But, CNN en Español’s vice president Chris Crommett calls those charges a “red herring” and an “unfair characterization.” Crommett believes it is inaccurate to assume that his channel reflects an American point of view just because it is headquartered in Atlanta, Georgia. “Anyone that watches our air and says we’re not reflecting the voice of Latin America—not just institutional and presidential, but really all sectors of society—isn’t really watching much,” Crommett said in an interview.
All but one of the channel’s 15 on-air presenters in its Atlanta studios are native Latin Americans. CNN en Español also has correspondents in every Latin American country, the majority of whom are natives of those countries. Cromett called CNN’s work in the region “pioneering,” referring to the channel’s recent exclusive interview with Colombian president Alvaro Uribe and another with five Central American presidents.
Aharaonian did praise CNN’s work and said he was pleased when a CNN representative welcomed Telesur to the news market during its test broadcast. Yet the left-leaning journalist also alleged that media outlets worldwide were pressured by groups with economic power. “(In the United States) what ever doesn’t follow the perspective given by the Pentagon doesn’t get coverage,” said Aharonian.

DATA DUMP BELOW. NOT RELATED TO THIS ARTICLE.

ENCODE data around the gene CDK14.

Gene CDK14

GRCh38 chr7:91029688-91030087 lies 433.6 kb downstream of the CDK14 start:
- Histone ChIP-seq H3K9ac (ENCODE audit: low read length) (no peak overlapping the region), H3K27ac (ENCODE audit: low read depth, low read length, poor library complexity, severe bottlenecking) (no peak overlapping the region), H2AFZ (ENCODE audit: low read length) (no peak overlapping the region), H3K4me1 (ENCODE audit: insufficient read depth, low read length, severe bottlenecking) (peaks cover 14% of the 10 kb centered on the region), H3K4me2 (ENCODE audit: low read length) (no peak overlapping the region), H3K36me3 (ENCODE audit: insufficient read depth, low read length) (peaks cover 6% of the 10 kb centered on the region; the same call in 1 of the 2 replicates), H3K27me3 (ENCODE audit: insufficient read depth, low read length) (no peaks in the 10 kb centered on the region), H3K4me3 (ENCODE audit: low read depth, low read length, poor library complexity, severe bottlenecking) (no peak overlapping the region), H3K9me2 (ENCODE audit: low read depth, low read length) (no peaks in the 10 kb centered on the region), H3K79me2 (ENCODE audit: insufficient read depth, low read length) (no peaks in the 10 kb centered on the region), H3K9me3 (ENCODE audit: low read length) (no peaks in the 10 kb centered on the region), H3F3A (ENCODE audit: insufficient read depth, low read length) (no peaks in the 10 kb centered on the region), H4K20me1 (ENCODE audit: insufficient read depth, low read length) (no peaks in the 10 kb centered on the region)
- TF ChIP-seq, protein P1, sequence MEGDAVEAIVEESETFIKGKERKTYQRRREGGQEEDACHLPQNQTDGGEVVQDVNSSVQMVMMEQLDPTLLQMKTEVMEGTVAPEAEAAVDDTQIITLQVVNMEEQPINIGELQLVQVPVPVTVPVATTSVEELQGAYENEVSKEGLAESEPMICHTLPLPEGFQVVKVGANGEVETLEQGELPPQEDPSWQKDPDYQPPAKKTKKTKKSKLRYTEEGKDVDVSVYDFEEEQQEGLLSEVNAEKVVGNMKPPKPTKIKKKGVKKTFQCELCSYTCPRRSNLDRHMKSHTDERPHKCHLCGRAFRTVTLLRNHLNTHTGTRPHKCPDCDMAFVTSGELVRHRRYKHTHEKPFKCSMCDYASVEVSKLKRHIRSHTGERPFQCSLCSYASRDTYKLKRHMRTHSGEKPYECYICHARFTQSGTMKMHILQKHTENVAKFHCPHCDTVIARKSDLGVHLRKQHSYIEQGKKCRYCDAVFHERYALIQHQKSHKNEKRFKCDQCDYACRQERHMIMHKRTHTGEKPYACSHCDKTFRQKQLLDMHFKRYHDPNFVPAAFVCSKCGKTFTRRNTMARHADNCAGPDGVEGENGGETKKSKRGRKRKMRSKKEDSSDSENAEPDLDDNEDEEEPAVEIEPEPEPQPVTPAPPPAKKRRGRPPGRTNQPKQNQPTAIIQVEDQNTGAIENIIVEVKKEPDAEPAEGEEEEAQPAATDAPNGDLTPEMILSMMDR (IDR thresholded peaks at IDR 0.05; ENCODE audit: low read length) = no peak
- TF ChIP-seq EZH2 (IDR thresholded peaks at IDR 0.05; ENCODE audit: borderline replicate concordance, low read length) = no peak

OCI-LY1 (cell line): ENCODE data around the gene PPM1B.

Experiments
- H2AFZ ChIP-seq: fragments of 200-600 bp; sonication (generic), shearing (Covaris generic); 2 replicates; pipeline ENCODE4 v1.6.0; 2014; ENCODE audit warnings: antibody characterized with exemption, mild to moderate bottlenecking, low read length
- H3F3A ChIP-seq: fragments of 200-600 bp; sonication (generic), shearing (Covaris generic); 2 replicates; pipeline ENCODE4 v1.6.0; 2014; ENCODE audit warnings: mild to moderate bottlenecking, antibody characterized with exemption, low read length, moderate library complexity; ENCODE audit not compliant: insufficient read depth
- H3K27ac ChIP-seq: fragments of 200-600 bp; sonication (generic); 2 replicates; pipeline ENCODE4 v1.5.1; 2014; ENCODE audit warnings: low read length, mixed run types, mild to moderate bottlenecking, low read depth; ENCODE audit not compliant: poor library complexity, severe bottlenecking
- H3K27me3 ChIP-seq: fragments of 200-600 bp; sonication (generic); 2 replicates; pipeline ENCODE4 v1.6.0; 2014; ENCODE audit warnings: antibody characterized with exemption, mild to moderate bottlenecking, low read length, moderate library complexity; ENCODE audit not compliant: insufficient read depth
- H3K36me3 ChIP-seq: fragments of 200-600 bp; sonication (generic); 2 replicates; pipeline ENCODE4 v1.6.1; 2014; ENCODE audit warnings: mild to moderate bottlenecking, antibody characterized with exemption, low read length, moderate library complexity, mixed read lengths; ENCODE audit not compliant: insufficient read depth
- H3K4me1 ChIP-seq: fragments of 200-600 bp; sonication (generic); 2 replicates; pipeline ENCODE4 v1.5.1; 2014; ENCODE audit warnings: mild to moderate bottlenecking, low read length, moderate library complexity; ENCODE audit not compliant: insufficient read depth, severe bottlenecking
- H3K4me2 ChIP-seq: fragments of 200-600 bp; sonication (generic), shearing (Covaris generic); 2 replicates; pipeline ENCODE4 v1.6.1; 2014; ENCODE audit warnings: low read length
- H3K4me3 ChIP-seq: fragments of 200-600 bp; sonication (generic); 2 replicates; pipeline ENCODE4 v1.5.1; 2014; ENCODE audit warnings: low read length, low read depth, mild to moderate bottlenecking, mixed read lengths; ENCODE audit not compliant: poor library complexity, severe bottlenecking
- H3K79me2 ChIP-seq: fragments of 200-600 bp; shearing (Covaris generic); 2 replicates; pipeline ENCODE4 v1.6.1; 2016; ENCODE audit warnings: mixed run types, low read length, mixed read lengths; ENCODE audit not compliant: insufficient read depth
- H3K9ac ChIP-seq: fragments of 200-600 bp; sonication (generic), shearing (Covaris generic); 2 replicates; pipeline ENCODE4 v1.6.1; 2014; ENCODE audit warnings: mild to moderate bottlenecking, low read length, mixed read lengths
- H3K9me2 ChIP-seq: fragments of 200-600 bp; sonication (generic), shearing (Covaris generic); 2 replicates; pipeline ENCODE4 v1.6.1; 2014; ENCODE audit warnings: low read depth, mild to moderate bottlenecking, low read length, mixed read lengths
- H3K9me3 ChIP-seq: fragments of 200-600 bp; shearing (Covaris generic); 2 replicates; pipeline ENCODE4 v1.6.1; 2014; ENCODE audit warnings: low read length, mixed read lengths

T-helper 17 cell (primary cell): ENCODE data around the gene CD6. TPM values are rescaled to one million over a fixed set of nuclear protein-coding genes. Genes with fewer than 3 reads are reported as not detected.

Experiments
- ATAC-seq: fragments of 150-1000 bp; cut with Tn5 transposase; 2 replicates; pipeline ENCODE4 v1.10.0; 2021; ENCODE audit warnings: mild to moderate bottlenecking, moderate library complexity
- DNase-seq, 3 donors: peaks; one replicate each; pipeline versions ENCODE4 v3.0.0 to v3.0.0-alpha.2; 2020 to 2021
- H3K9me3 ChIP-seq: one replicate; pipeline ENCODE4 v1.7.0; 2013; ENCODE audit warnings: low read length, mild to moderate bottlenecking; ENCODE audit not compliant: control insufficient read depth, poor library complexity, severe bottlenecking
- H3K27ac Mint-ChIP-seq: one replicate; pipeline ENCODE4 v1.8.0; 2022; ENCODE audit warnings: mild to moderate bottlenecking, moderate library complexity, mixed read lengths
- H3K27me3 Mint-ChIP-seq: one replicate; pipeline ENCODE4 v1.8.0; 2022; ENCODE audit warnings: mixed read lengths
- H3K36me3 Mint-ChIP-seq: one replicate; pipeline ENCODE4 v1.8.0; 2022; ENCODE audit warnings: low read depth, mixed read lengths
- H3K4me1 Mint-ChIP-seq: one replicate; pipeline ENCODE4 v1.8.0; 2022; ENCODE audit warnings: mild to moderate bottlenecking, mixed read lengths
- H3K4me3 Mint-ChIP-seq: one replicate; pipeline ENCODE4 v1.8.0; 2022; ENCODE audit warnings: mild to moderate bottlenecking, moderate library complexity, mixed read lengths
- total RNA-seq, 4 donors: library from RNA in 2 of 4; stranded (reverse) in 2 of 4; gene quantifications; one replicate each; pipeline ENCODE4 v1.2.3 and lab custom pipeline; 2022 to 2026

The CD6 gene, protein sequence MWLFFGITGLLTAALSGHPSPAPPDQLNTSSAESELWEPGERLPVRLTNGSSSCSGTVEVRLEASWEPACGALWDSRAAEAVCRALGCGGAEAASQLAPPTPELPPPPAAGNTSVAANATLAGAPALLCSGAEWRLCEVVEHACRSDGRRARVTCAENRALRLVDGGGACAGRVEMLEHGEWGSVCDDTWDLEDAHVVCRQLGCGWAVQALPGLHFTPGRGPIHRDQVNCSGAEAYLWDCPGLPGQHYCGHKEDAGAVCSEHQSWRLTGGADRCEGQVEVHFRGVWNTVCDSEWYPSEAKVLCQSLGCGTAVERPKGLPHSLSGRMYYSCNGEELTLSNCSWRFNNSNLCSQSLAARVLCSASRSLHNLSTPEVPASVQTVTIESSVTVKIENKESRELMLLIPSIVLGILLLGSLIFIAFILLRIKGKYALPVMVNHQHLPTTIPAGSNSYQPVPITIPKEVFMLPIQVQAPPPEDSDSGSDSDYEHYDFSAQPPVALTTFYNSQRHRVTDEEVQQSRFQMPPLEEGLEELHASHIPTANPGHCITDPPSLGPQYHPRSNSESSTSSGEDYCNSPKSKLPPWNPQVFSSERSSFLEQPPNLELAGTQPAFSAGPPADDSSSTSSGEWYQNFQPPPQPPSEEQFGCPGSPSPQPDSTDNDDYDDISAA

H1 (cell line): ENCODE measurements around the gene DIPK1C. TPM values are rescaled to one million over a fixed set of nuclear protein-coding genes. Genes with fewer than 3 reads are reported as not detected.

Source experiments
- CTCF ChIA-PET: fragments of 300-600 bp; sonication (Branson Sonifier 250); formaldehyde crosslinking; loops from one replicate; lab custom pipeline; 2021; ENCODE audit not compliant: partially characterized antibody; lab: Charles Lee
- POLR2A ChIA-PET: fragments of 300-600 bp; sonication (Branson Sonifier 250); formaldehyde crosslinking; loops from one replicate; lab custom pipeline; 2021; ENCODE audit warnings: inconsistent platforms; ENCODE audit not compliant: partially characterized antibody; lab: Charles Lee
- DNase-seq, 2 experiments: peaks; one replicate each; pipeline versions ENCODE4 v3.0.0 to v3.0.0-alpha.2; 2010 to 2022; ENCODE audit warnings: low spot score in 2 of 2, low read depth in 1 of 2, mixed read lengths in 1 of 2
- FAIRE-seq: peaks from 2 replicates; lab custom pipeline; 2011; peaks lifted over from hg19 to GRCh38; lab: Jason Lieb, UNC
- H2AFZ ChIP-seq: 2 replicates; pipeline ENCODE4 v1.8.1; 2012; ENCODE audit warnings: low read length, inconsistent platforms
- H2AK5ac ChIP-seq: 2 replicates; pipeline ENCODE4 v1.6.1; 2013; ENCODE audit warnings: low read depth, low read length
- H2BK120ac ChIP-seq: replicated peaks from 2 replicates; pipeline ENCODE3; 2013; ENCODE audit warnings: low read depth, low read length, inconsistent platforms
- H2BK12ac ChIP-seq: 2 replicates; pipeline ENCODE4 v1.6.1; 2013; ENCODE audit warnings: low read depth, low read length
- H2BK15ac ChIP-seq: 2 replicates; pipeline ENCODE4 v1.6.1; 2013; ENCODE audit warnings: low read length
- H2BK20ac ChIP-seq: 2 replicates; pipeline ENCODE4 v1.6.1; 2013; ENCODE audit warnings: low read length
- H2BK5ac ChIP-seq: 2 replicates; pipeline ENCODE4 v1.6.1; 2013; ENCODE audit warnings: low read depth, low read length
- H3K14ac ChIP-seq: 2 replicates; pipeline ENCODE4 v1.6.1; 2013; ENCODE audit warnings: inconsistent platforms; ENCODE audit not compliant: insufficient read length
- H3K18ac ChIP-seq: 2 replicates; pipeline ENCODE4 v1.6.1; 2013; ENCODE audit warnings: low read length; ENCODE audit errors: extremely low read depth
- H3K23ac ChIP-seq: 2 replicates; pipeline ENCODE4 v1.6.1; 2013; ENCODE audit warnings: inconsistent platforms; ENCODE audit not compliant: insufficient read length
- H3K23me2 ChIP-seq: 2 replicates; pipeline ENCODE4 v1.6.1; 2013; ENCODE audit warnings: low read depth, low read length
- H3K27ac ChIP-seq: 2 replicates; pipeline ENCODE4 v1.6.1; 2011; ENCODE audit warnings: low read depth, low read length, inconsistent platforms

Telesur will not broadcast commercial advertising, unlike CNN and large Spanish-language channels such as Telemundo and Univision. As far as films and documentaries go, Telesur is more concerned with giving Latin American productions air time than giving preference to money-makers. According to Aharonian, only 21 of over 600 documentaries made in Latin America last year got public exposure. He said Telesur strives to alleviate the “frustrations" of many Latin American artists who make productions “of great quality.”
Carlos Correa, director of the Venezuelan human rights group Provea, emphasized the struggles Latin Americans undergo to promote their cultural products. “For example, it’s very difficult to circulate Argentina rock (music) in Venezuela and to circulate Venezuelan productions (in Argentina), he said. He also said that CNN “dominates” in Latin America, but that this was “old problem” that had been studied at length. So if the presence of foreign media is a problem, does Telesur have the solution?
The Venezuelan government’s heavy presence at Telesur has critics suspicious about the intent of the channel. Communications minister Andrés Izarra is Telesur’s president. He gave an inaugural speech at the test broadcast, where he denied accusations made by Human Rights Watch that Venezuela was curtailing press freedom. “Freedom of expression has tremendous support from the Venezuelan government,” he said. The test signal that followed was sprinkled with references to the Bolivarian revolution, including images of Simón Bolívar and Chávez’ social programs.
A May opinion piece published in the Uruguayan newspaper El Pais, titled “Telesur or TeleChávez?,” argued that it is a contradiction for Cuba and Venezuela, two countries accused of press freedom abuses, to sponsor a channel that aims to give Latin America a more plural voice. Globovisión director Alberto Federico Ravell didn’t cast a friendly eye on the project either, telling The New York Times that it was “a presidential order” from Chávez.